Amanda Radke: A Cowgirl’s Perspective 2-13-12
A newborn calf in the bathtub. A handful of nails forgotten in a pair of jeans before being thrown in the wash. Cattle vaccines in the refrigerator. Replacing panels before getting new carpet. Being late for family events because the cows are out. Having to run to town with frazzled hair and no makeup on to get parts. Ranch women have experienced it all; it’s no wonder many haven’t lost their minds. Laughter seems to be the best medicine when dealing with some of the daily challenges on the ranch, and if humour can be found in the worst of scenarios, families can truly enjoy the joys and trials of ranch life.
“Life happens; learn to bounce with it,” says Susie Oberdahlhoff, who was the keynote speaker at the 9th Annual Women In Blue Jeans (WIBJ) Conference, which took place in my hometown of Mitchell, S.D. Susie’s speech was titled, “Kids, Crops, Sows and Cows,” and this Missouri ranch wife shared her humorous stories of life on the farm.
Oberdahlhoff is a city-born preacher’s kid turned farm-wife. Described as the “Erma Bombeck of Agriculture,” she entertained the audience with her wit and wisdom. As an experienced farm wife, mother and preacher’s daughter, her unique sense of humor to share stories of regular every day experiences gave the audience a positive and refreshed appreciation for life on the farm. “Living on a farm is one thing but raising kids on one is another,” says Oberdahlhoff. “Our kids used to call it boot camp, but now they fondly recall memories of working together.”
According to Oberdahlhoff, there are four P’s of prosperity. First, be proud of what you do. Second, be positive about life. Third, be patient; Rome wasn’t built in a day. Fourth, be persistent; keep trying, trying and trying.
“Life isn’t about how fast you run or how high you jump; but how well you bounce. Certainly, in agriculture, we bounce a lot. Growing up, my grandmother told me that life is a bumpy road. When I married my husband and moved to the ranch, I finally understood what she meant. When life throws you bumps, you can either call it quits or you can bounce.”
There are seven things that she keeps in mind to help her lead a good life, and she offered these pieces of advice: First, wake up to a new day. Second, dress up with a smile. Third, look up for heavenly guidance. Fourth, listen up and say nice things to others. Fifth, speak up for what you believe in. Sixth, reach up for something greater. Finally, lift up for someone less fortunate.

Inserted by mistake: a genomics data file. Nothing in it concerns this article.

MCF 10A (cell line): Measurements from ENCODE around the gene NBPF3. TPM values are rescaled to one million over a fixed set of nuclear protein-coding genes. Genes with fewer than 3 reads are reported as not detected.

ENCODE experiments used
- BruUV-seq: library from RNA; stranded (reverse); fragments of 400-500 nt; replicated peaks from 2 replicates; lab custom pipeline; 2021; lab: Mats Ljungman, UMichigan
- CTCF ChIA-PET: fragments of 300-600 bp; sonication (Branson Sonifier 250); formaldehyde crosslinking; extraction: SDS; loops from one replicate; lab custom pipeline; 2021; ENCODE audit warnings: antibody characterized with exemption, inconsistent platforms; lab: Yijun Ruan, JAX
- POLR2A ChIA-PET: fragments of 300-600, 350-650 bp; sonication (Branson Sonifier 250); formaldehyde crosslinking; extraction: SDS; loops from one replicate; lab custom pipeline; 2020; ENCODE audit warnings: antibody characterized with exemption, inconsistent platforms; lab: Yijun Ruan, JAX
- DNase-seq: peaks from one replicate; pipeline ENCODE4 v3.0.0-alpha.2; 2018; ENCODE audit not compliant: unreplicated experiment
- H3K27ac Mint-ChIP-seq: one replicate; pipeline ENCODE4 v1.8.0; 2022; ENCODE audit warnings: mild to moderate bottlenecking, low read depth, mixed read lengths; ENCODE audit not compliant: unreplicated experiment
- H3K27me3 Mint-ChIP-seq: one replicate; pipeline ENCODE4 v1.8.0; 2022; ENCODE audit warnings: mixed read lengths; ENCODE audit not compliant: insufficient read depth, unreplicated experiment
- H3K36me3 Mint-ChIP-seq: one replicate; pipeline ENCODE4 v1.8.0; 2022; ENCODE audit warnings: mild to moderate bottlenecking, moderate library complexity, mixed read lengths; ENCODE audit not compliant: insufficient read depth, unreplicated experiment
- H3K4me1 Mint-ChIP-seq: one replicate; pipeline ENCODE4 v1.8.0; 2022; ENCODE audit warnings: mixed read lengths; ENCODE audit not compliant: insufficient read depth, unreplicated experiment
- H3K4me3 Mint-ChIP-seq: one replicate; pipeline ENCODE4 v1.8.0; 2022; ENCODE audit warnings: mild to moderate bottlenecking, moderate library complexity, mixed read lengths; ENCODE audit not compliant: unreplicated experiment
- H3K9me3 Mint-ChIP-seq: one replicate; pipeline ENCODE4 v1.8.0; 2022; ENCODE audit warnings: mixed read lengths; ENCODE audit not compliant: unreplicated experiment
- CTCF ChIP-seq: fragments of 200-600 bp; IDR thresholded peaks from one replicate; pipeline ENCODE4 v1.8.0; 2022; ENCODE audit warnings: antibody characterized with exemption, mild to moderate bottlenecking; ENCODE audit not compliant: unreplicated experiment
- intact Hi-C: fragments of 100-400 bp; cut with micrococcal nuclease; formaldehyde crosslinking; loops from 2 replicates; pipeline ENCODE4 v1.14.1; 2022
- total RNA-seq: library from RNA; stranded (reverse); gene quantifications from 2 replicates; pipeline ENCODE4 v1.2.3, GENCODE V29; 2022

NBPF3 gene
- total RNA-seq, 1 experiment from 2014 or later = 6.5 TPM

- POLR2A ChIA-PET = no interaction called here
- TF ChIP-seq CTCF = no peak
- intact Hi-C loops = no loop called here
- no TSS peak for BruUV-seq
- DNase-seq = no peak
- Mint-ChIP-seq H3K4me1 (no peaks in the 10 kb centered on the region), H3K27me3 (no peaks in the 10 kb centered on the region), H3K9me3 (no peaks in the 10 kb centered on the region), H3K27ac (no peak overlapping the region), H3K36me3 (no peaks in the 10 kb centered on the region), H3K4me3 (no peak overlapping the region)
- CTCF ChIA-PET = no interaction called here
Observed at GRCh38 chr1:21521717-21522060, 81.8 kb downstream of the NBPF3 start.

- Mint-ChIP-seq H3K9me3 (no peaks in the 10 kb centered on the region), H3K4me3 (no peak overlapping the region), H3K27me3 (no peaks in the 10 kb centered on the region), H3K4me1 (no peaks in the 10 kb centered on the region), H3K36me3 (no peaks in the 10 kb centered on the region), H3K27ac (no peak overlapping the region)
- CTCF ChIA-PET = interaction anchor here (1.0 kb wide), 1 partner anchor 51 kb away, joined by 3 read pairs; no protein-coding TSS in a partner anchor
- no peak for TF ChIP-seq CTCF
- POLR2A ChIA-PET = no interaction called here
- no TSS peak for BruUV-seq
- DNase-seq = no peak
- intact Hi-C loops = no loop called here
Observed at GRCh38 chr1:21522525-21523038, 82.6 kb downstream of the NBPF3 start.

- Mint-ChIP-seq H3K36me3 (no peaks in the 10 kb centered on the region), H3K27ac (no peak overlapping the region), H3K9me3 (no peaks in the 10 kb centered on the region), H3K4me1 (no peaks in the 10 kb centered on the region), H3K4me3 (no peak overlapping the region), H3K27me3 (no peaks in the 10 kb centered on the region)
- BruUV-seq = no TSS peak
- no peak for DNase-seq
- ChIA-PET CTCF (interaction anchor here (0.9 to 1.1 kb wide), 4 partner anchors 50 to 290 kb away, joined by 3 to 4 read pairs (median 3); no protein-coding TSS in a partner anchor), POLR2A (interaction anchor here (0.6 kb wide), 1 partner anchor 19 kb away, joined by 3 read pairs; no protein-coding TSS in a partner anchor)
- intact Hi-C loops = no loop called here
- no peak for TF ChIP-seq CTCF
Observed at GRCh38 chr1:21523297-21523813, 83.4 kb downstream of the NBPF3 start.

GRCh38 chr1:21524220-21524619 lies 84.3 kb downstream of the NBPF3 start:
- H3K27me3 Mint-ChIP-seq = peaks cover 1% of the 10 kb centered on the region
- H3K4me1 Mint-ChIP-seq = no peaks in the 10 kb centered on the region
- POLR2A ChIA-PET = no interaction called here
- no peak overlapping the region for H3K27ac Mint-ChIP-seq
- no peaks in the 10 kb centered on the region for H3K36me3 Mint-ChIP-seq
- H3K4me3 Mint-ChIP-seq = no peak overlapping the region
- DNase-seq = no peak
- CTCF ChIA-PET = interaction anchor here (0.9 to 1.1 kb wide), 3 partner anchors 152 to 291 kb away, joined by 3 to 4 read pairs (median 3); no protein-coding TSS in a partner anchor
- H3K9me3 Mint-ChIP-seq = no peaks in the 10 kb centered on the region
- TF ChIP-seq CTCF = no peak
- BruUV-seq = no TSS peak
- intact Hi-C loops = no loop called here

“Be proud of what you do. There’s nothing worse than hearing a woman say that she is ‘just’ a farmwife. There are fewer of us around to feed the world, and we need to be proud of what we do! My seven pieces of advice to a better life help me make the most of each day, and I hope they will help you, too.”
Her seasoned wisdom were important reminders for any farm wife, who helps feed chores, raise kids, cook dinner, clean house and do laundry. More than 150 women attended the conference, which featured seminars on health and wellness, homestyle cooking, taxes, insurance and agriculture advocacy.
“Live life to the fullest. Fill your life with experiences, not excuses. And, pursue the things that you want to pursue. In life, we try to please everyone but ourselves, but sometimes we have to put ourselves first. You aren’t just a farmers wife, a parent or a daughter. As we scramble to fill our roles in life, sometimes we lose ourselves. Find what makes you a special woman, and learn to laugh. If we can’t do these things, life is a real struggle. Life is a lot like riding a bicycle; you don’t fall off until you stop pedaling.”
Live, laugh and love seems to be the motto she lives by, and to learn more about Oberdahlhoff and her philosophies, visit her website at http://www.SusieO.com. Keep Susie’s words of wisdom in mind as you’re slopping through snow and mud this calving season. Keep bouncing; it’s the cowboy way.
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